I'm running a viewshed analysis is ArcMap 10.1, and I'm concerned about the results that I'm getting which if leading me to believe that my current understanding of viewshed variables may not be correct. Specifically, I'm concerned that I'm getting no viewshed values (GRIDCODE = 0) is areas were I'm fairly certain there should be a viewshed (based on personal knowledge).

The purpose of this viewshed analysis id to evaluate oceanfront views. I have a set of observation points that are centroid points to a home, and a lidar raster as my elevation input. The building footprint which the observation points rests in has been set to an elevation value of 0. Within the observation point file I have attribute fields for SPOT, AZIMUTH1, AZIMUTH2, RADIUS1, RADIUS2. I am currently not incorporating offset values.

I am understanding the SPOT value to be the height of the observer point measured from a height of 0. Is this correct? So, if I have the SPOT value listed as 13 and my map units are in feet, the observer height is being taken at 13 feet. Am I correct on this? If I am correct (which I'm fairly certain I am), is there something I may be missing that could be causing the off results I believe I'm getting?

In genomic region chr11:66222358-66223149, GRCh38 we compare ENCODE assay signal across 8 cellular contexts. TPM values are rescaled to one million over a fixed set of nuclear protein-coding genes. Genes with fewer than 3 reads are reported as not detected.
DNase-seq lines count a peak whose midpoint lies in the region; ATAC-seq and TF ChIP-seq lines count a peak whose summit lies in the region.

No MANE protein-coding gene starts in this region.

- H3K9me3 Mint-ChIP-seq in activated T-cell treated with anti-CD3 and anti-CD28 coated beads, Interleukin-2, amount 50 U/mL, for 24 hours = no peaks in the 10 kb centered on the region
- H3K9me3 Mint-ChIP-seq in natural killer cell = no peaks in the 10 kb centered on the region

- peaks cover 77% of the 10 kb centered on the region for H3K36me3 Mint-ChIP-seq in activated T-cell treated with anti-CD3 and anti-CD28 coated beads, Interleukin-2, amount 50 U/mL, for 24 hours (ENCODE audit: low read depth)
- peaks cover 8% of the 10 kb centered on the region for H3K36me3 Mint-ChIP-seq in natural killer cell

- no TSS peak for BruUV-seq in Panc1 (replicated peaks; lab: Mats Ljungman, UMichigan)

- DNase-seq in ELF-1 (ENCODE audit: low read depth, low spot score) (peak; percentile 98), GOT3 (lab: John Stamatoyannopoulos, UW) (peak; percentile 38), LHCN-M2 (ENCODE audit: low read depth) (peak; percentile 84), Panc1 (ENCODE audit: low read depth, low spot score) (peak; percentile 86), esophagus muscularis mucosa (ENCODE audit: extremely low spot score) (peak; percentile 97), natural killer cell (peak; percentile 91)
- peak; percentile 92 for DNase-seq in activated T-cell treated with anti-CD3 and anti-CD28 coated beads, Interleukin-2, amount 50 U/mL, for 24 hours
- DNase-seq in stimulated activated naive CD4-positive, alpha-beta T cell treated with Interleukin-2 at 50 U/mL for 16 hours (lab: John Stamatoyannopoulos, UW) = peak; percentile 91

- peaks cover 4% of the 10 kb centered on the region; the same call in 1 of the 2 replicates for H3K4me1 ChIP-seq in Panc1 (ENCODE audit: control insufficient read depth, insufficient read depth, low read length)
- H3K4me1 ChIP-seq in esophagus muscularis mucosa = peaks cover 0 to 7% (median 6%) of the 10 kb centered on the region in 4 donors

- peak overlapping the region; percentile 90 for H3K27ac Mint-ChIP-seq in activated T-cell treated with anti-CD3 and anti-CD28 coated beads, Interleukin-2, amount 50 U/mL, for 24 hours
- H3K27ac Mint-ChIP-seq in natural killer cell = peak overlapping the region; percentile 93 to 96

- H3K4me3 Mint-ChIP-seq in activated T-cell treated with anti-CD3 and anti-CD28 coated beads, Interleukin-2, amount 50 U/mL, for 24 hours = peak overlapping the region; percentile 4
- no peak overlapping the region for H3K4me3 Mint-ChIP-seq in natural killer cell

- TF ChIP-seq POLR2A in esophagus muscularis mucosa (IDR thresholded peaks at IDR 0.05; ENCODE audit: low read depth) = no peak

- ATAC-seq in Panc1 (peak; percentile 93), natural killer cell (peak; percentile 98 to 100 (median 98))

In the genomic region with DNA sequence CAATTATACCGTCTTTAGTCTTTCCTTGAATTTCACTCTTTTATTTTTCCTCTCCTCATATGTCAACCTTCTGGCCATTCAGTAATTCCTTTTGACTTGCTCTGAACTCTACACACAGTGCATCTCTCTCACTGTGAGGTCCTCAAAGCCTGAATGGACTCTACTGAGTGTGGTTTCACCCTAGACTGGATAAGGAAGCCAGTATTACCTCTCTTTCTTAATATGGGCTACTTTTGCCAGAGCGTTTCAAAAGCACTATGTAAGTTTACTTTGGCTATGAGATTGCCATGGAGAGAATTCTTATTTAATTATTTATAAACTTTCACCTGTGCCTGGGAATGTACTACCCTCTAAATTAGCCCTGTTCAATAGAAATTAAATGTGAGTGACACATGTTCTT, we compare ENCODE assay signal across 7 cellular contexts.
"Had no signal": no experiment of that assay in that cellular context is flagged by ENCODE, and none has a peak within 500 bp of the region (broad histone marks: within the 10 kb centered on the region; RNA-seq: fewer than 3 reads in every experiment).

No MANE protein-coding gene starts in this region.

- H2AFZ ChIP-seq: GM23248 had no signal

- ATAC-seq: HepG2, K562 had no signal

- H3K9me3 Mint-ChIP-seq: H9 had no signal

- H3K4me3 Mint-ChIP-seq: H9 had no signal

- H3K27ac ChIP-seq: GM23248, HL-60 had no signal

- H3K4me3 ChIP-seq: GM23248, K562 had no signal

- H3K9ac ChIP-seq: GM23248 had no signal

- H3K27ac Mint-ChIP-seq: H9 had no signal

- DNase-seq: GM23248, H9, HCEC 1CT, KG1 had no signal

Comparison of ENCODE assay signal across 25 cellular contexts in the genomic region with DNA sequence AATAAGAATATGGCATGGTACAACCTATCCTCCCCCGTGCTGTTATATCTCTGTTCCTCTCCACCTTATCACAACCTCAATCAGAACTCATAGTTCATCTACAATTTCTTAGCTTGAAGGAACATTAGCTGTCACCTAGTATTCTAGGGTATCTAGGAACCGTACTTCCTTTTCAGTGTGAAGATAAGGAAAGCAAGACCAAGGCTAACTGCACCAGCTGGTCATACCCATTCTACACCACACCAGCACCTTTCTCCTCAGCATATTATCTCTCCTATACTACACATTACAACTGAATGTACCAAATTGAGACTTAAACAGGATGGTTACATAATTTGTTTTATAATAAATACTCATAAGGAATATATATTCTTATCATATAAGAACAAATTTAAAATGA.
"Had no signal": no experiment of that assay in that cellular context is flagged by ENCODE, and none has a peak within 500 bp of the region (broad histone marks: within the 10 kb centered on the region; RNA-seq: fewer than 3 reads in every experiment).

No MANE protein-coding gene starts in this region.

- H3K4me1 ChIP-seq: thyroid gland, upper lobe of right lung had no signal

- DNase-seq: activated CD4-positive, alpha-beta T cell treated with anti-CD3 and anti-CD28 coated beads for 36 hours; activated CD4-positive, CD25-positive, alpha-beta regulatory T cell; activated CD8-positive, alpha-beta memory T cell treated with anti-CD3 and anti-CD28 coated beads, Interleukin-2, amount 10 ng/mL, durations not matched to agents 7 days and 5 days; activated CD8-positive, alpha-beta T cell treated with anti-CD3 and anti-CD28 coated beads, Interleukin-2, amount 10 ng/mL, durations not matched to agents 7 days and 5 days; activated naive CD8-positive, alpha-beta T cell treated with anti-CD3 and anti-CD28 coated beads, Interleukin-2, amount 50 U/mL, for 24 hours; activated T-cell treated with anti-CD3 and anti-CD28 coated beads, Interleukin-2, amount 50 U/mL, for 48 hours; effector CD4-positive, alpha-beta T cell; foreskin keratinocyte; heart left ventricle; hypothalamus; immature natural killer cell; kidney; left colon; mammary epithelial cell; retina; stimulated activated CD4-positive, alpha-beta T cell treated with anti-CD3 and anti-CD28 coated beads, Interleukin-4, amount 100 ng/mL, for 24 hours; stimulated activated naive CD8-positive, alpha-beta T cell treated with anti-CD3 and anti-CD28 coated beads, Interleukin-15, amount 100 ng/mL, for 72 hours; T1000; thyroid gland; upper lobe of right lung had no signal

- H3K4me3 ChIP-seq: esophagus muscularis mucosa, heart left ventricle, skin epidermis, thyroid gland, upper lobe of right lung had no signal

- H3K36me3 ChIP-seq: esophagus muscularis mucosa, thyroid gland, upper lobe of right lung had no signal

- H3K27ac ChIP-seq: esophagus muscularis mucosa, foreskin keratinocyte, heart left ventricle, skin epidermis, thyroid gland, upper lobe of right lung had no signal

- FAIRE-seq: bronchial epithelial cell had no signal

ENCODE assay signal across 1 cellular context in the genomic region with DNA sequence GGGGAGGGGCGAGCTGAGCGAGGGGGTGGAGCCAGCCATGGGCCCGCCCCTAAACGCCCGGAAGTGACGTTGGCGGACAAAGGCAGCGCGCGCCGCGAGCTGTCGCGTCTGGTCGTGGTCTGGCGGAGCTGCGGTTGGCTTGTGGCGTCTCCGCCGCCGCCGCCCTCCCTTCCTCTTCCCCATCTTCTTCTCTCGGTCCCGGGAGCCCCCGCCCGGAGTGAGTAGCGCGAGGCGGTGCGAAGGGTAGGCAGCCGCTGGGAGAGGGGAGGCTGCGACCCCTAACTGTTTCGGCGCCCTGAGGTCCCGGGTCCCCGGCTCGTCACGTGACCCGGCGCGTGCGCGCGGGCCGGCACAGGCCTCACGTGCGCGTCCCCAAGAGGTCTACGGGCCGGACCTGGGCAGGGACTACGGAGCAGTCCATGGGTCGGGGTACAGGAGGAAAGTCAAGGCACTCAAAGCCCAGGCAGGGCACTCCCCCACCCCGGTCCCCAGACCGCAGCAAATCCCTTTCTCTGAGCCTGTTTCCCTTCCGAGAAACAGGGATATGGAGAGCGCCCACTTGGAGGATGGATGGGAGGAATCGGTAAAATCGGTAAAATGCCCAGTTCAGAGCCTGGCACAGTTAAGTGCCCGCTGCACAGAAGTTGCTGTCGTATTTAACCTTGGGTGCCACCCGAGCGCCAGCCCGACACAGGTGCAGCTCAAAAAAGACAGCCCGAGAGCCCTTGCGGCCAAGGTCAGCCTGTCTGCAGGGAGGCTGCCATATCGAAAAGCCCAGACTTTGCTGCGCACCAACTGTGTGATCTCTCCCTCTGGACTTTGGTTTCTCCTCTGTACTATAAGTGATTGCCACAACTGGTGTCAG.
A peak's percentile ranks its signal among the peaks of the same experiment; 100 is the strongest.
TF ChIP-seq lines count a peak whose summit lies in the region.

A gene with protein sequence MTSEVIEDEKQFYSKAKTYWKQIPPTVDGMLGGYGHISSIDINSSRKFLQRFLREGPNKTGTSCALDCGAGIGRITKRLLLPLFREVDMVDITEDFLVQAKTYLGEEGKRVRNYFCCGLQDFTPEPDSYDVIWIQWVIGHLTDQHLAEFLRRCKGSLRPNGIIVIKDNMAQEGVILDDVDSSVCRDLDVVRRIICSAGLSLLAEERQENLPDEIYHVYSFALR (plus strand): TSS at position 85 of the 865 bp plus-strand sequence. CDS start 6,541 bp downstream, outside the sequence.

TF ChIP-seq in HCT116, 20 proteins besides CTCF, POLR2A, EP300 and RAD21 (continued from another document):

1 Answer 1


From http://resources.arcgis.com/en/help/main/10.1/index.html#//00q90000008n000000:


The SPOT item is used to define the surface elevations for the observation points.


The offset is the vertical distance (in surface units) to be added to the z-value of a location on the surface. There are two offset items, one defining the elevation to be added to the observer location and the other defining what will be added to each cell to be considered for visibility. [...]

Parameters for controlling the viewshed analysis

Your spot understanding is right. However, my suggestion is to use offsets instead of spots, because you have to be sure that the observer points are above the DEM surface and avoid to understimate the height of the observers and, consequently, the visibility of targets. In short, the offset grants you to have a better control of the position of the observer, because it's always a well known distance.

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